A posterior cingulate seed revealed decreased in-phase connectivity in regions of the posterior default mode network that included the left inferior parietal lobe, left middle temporal gyrus, and bilateral anterior temporal lobes in the ε4 carriers relative to APOE ε4 non-carriers. An anterior cingulate seed showed greater in-phase connectivity in the salience network, including the cingulate gyrus, medial prefrontal cortex, bilateral insular cortex, striatum, and thalamus in APOE ε4 carriers vs. non-carriers. There were no group-wise differences in brain anatomy.
We found reductions in posterior default mode network connectivity but increased salience network connectivity in elderly cognitively normal APOE ε4 carriers relative to APOE ε4 non-carriers at rest. The observation of functional alterations in connectivity in the absence of structural changes between APOE e4 carriers and non-carriers suggests that alterations in connectivity may have the potential to serve as an early biomarker.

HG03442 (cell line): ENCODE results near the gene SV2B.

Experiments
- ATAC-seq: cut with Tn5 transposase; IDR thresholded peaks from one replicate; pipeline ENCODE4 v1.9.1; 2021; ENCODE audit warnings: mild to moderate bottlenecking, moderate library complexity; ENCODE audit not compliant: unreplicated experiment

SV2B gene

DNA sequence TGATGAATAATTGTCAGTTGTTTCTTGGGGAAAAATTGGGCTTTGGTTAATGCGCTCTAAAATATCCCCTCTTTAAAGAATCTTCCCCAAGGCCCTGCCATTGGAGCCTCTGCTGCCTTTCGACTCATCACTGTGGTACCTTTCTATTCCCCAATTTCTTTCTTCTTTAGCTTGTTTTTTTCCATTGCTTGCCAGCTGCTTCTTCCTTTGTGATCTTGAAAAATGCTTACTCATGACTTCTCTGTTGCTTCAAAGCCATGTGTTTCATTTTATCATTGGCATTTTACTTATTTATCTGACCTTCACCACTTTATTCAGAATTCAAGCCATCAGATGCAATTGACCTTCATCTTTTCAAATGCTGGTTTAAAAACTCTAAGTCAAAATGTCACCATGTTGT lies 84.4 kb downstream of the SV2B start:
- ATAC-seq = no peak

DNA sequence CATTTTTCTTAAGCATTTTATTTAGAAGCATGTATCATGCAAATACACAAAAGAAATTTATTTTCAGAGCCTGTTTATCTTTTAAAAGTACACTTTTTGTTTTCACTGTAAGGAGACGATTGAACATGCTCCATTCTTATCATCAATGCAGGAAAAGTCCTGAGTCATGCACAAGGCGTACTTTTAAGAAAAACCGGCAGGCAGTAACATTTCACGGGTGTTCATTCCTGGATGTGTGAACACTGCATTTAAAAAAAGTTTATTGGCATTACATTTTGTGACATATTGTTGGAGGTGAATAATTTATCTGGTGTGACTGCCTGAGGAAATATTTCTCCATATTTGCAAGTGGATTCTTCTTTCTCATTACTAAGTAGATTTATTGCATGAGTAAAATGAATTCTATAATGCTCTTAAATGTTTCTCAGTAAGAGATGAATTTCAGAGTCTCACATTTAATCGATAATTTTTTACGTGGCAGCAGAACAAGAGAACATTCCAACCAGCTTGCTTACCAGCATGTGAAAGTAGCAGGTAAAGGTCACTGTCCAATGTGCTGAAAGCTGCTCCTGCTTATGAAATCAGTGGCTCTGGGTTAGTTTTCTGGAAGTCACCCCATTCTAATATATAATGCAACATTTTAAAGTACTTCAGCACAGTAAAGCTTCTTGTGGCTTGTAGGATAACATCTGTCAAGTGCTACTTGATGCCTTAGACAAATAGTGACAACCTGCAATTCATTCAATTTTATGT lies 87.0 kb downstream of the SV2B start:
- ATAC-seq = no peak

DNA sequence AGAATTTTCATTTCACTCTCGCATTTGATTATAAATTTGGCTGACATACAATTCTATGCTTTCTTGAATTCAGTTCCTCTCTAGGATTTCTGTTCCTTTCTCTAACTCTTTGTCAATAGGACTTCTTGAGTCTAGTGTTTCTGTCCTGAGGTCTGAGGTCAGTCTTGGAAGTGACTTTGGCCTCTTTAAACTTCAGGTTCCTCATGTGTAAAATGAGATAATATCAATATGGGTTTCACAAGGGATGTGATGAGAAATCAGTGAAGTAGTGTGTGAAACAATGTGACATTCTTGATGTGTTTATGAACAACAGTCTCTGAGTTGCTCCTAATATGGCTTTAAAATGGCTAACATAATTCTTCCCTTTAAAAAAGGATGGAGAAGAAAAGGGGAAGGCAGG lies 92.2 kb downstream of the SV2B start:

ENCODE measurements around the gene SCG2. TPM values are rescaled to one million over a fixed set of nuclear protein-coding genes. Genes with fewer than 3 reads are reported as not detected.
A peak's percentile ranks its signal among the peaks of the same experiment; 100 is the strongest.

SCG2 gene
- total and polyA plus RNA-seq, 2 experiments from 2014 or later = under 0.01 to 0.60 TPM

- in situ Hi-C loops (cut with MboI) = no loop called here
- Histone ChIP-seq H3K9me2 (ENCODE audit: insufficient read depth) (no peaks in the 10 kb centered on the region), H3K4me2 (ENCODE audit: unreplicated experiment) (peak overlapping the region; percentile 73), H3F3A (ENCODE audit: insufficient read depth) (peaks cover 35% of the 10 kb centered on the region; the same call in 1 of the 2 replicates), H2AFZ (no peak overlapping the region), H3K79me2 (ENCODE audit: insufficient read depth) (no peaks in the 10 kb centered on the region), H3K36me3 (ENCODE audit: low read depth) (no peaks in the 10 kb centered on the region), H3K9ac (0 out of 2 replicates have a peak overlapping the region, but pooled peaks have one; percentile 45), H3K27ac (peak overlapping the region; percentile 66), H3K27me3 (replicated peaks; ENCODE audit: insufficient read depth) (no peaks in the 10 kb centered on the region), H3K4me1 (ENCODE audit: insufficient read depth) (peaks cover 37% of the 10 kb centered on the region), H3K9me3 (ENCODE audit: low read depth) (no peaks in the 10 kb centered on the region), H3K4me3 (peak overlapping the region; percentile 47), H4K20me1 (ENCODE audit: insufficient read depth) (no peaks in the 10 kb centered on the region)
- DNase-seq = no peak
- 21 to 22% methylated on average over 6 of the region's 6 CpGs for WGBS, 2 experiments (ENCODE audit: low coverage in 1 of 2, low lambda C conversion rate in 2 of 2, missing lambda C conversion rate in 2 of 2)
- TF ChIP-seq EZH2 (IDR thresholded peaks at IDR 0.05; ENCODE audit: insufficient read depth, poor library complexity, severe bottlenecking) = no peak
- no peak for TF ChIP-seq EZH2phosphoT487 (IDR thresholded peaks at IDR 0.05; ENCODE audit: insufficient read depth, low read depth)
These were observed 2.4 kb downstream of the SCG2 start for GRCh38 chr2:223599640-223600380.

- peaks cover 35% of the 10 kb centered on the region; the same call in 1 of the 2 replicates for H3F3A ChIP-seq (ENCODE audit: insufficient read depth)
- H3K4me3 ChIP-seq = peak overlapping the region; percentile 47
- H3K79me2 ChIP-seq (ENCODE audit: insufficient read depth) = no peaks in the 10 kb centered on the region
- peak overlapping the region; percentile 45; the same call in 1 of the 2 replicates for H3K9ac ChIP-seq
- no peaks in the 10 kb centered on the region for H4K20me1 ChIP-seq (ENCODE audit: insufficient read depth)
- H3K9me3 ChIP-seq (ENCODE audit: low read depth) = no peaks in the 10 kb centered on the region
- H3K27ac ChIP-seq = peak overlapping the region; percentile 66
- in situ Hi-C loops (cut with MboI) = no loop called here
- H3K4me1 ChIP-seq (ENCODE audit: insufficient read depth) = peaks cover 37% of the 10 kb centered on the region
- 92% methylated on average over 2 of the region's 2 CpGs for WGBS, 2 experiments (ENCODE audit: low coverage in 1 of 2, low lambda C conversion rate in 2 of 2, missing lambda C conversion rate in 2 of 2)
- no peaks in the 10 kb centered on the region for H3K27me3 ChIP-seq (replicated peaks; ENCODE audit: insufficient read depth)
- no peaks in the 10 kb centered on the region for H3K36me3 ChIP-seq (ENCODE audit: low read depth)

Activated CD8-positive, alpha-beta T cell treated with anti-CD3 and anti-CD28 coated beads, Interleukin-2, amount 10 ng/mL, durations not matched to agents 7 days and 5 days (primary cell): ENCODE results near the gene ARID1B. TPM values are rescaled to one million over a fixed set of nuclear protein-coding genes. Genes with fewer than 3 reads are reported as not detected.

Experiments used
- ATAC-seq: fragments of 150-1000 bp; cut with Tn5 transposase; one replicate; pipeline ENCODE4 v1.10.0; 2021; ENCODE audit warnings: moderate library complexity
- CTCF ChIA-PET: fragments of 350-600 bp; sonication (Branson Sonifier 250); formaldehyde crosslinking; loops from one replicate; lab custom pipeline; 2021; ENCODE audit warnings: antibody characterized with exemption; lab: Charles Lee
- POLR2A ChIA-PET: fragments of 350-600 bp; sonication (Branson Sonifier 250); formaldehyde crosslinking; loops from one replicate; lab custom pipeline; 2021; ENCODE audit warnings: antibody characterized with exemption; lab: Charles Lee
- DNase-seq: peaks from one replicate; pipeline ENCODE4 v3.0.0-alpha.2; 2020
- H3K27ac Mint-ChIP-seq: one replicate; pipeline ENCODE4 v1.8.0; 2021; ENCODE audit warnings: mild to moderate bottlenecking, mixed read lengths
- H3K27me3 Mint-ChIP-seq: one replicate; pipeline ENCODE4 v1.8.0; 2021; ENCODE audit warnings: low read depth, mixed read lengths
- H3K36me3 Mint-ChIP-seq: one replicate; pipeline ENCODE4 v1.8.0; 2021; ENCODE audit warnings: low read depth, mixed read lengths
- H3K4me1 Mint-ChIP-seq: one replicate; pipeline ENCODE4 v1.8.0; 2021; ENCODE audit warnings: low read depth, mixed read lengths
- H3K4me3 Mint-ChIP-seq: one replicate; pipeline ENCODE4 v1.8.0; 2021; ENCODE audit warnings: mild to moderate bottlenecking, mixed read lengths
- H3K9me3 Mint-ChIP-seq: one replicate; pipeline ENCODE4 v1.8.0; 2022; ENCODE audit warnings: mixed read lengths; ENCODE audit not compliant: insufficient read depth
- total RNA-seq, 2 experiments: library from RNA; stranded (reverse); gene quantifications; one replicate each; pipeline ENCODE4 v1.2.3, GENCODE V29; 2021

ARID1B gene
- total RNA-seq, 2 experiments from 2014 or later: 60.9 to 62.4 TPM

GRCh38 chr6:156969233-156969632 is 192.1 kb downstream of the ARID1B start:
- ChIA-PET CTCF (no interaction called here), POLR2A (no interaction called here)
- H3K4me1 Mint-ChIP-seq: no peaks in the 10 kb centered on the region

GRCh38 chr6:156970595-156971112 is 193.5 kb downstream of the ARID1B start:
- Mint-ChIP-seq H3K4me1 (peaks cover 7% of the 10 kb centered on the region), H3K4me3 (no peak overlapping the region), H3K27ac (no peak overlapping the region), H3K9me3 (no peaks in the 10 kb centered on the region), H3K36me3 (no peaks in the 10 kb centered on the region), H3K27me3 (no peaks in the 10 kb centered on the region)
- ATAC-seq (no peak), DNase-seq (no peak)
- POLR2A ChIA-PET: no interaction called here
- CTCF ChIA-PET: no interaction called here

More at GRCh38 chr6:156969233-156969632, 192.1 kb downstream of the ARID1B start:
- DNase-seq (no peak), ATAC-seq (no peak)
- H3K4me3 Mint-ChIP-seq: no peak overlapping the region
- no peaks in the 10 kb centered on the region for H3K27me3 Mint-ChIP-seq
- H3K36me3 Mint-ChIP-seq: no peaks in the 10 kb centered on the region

PMCID: PMC3392960  PMID: 21555604
5.  FLAIR Histogram Segmentation for Measurement of Leukoaraiosis Volume